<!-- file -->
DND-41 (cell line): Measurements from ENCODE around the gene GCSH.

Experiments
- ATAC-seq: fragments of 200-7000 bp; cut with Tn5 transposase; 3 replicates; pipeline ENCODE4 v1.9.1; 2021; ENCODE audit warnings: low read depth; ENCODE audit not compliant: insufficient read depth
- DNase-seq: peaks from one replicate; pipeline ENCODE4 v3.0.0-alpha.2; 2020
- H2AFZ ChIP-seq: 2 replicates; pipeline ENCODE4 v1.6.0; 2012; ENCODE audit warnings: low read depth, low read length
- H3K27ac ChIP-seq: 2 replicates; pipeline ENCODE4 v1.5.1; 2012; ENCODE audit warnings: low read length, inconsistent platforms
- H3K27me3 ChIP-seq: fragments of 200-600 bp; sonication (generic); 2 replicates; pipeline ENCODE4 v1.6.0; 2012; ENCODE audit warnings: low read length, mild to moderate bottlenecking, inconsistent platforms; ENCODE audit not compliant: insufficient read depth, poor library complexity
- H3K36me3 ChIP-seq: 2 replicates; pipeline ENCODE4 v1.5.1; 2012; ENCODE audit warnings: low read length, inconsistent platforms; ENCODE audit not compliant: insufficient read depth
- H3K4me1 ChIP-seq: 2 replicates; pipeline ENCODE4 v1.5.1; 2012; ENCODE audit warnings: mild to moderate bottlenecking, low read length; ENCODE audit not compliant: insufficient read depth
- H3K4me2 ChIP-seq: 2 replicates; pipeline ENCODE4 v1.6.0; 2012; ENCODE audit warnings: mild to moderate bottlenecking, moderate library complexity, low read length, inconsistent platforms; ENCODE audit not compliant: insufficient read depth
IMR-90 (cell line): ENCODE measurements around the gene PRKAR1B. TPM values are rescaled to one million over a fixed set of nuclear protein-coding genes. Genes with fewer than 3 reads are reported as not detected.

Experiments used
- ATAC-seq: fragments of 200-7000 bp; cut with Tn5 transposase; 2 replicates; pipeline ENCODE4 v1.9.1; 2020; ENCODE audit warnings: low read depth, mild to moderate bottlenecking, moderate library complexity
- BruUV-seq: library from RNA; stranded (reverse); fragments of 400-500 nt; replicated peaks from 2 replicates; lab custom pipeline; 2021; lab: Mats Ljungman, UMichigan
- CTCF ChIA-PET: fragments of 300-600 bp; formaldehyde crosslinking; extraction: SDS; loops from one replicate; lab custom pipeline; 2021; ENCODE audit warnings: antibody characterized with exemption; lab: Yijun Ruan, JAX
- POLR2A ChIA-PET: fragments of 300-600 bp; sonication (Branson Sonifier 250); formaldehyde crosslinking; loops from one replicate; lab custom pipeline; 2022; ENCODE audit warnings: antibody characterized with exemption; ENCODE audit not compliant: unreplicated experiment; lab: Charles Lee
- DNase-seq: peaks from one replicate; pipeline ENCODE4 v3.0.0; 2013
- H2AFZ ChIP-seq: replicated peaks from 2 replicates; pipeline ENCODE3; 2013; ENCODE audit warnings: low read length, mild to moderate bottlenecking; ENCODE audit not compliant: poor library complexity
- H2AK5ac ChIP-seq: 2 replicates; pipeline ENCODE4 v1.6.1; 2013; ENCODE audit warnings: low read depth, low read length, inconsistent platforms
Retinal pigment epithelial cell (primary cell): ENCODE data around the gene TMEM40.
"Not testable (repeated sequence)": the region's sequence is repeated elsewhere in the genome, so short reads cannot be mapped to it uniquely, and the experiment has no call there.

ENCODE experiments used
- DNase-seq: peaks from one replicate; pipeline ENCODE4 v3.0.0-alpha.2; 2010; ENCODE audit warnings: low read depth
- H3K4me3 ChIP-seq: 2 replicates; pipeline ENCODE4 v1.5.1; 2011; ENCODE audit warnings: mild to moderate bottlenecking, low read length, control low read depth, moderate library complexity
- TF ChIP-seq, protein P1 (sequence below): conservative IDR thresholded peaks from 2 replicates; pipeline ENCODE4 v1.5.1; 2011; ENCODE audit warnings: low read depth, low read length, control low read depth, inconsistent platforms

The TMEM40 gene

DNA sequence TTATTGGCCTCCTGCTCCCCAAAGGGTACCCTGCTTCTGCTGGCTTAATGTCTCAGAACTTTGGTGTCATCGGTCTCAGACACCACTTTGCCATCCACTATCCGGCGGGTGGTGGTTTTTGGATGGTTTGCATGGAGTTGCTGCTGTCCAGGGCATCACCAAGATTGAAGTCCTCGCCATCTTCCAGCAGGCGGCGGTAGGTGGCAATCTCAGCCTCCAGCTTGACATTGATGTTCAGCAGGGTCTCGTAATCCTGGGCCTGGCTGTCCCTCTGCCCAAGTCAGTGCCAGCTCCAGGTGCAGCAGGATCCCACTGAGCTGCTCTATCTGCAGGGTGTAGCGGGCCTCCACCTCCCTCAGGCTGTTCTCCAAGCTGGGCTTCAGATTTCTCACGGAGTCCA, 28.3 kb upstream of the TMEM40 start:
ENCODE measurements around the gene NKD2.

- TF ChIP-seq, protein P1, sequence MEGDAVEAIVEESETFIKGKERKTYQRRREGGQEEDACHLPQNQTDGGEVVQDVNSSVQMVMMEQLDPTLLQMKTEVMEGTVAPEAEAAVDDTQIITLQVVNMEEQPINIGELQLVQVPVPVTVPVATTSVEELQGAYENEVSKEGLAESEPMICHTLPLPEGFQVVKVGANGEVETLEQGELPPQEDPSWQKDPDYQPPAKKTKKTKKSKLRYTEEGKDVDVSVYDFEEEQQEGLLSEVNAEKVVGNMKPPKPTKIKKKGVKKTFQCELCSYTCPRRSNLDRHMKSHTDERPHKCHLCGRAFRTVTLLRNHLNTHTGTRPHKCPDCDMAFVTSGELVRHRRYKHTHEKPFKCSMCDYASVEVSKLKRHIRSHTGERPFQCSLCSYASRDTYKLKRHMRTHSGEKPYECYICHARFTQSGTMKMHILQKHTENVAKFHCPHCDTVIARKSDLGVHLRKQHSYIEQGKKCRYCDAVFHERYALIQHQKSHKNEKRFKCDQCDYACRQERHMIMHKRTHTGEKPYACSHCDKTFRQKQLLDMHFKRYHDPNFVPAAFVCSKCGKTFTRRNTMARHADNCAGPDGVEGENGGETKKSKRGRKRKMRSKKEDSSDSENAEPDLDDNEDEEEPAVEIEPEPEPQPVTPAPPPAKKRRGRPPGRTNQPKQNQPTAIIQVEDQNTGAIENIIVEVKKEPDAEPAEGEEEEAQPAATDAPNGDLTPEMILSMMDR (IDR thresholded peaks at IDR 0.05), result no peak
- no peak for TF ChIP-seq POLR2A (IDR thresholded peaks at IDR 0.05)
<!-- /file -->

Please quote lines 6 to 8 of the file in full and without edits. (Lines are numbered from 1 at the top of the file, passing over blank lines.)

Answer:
- H3K27ac ChIP-seq: 2 replicates; pipeline ENCODE4 v1.5.1; 2012; ENCODE audit warnings: low read length, inconsistent platforms
- H3K27me3 ChIP-seq: fragments of 200-600 bp; sonication (generic); 2 replicates; pipeline ENCODE4 v1.6.0; 2012; ENCODE audit warnings: low read length, mild to moderate bottlenecking, inconsistent platforms; ENCODE audit not compliant: insufficient read depth, poor library complexity
- H3K36me3 ChIP-seq: 2 replicates; pipeline ENCODE4 v1.5.1; 2012; ENCODE audit warnings: low read length, inconsistent platforms; ENCODE audit not compliant: insufficient read depth